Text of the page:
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Let L be a finite-dimensional complex semisimple lie algebra, then ad(L)=Der(L). (Der is short for derivation). In order to show that ad(L)=Der(L), the book says that it only need to show that the prependicular space to ad(L) is zero. This is where I don't quite understand. The book I am reading is Introduction to Lie Algebras by Karin Erdmann, and the proof is on page 85. I am sorry that I cannot find a link for this book.

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First of all, $\text{ad}(L)$ is an ideal of $\text{Der}(L)$ which can be obtained from the following observation;

$$[\delta, \text{ad}(x)]=\text{ad}(\delta x) \;\;\; \text{for} \;\; x \in L, \; \delta \in \text{Der}(L).$$

Since $L$ is semisimple, $Z(L)=0$ (its center), therefore, $L \to \text{ad}(L)$ is an isomorphism of Lie algebras, so $S=\text{ad}(L)$ has a non-degenerate Killing form.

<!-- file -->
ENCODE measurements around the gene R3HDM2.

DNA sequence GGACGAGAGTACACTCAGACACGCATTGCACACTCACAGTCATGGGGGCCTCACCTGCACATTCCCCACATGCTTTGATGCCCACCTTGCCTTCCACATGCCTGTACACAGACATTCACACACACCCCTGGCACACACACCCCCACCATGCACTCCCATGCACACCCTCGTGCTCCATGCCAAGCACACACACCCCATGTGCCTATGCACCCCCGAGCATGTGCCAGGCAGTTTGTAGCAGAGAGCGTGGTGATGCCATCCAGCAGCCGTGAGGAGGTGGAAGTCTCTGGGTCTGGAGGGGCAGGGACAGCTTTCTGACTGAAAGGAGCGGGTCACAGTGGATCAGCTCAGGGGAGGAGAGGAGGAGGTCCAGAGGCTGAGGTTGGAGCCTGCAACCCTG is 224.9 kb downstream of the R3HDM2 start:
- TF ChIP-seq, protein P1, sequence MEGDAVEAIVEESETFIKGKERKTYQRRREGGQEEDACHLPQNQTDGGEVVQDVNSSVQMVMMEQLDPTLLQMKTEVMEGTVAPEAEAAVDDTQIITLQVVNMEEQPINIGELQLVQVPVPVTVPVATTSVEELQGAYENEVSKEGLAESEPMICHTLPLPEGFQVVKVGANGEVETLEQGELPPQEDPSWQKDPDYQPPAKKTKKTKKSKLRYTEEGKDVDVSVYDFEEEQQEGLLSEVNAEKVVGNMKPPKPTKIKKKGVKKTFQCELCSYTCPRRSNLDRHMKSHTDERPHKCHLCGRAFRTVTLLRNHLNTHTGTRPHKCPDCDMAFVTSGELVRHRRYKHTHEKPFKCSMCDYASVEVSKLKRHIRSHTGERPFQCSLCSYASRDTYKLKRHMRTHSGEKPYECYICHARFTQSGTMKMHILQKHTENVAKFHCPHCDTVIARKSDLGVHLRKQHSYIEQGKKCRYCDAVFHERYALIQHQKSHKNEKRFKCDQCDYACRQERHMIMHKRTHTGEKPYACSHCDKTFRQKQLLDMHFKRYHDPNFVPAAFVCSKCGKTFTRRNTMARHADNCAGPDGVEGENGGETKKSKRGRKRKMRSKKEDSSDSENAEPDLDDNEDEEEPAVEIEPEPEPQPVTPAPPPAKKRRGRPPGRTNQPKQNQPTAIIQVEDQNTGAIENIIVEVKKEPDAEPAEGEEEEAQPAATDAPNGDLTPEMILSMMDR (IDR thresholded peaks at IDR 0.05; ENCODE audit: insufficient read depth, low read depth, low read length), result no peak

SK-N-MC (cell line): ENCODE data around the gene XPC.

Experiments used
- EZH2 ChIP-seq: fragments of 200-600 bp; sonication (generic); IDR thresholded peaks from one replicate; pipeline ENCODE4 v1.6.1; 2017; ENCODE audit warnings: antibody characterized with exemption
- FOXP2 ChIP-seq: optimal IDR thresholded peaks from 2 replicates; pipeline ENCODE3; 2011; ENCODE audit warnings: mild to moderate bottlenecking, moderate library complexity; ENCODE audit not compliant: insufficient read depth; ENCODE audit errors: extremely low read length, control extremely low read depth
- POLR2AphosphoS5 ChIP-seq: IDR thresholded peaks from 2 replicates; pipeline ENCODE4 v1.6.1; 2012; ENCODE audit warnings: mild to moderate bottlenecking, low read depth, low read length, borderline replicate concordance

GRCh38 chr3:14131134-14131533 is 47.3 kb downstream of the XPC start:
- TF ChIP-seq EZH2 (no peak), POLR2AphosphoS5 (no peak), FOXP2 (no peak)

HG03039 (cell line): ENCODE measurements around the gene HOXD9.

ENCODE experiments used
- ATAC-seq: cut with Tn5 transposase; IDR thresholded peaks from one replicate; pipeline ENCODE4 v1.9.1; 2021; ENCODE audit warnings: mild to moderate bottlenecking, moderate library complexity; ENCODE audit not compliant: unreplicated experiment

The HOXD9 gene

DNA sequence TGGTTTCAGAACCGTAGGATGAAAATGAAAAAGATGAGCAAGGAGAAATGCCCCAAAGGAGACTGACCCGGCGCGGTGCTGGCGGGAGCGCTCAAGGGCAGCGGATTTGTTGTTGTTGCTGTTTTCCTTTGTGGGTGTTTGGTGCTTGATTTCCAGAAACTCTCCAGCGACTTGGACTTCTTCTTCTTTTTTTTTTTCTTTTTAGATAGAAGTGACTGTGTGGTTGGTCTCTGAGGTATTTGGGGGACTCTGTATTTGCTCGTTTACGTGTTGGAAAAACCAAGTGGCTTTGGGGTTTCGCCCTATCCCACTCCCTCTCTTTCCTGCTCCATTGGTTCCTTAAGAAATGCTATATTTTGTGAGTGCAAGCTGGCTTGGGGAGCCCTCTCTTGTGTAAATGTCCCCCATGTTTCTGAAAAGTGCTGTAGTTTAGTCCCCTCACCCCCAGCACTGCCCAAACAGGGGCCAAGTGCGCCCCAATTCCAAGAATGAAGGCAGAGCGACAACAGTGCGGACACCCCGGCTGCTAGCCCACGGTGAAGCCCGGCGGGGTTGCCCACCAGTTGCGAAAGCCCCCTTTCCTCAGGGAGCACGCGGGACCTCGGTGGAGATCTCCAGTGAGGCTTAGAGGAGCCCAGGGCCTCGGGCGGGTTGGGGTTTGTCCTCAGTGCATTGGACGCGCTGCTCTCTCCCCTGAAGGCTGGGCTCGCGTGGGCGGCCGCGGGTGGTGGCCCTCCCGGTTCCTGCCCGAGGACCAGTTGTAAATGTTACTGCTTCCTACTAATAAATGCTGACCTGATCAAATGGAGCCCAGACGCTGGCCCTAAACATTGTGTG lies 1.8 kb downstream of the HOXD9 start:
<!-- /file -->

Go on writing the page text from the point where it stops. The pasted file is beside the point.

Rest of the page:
If $D=\text{Der}(L)$, then by the above observation, we have $[D,S] \subset S.$ This implies that $\kappa_S$ is the restriction to $S \times S$ of the Killing form $\kappa_D.$ In particular, if $I=S^{\perp}$ is the subspace of $D$ orthogonal to $S$ under $\kappa_D,$ then the non-degeneracy of the Killing form of $\kappa_S$ forces $I \cap S=0.$ Both $I$ and $S$ are ideals of $D$ so we obtain $[I,S]=0.$ If $\delta \in I,$ this forces $\text{ad}(\delta x)=0$ by the above observation, for all $x \in L,$ and because $\text{ad}$ is one-to-one, we obtain $\delta x=0$ for every $x\in L.$ Hence, $\delta=0.$

In conclusion, $I=0$ and $\text{Der}(L)=\text{ad}(L).$

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Why does I=0 imply that Der(L)=ad(L)? – Yuan Nov 1 '11 at 14:34
Because non-degeneracy of the Killing form implies that its radical is trivial, then $\text{dim}(I)=\text{dim}(D)-\text{dim}(S),$ or $D=S \oplus I,$ since we have shown that $I \cap S=0.$ – Ehsan M. Kermani Nov 1 '11 at 19:30

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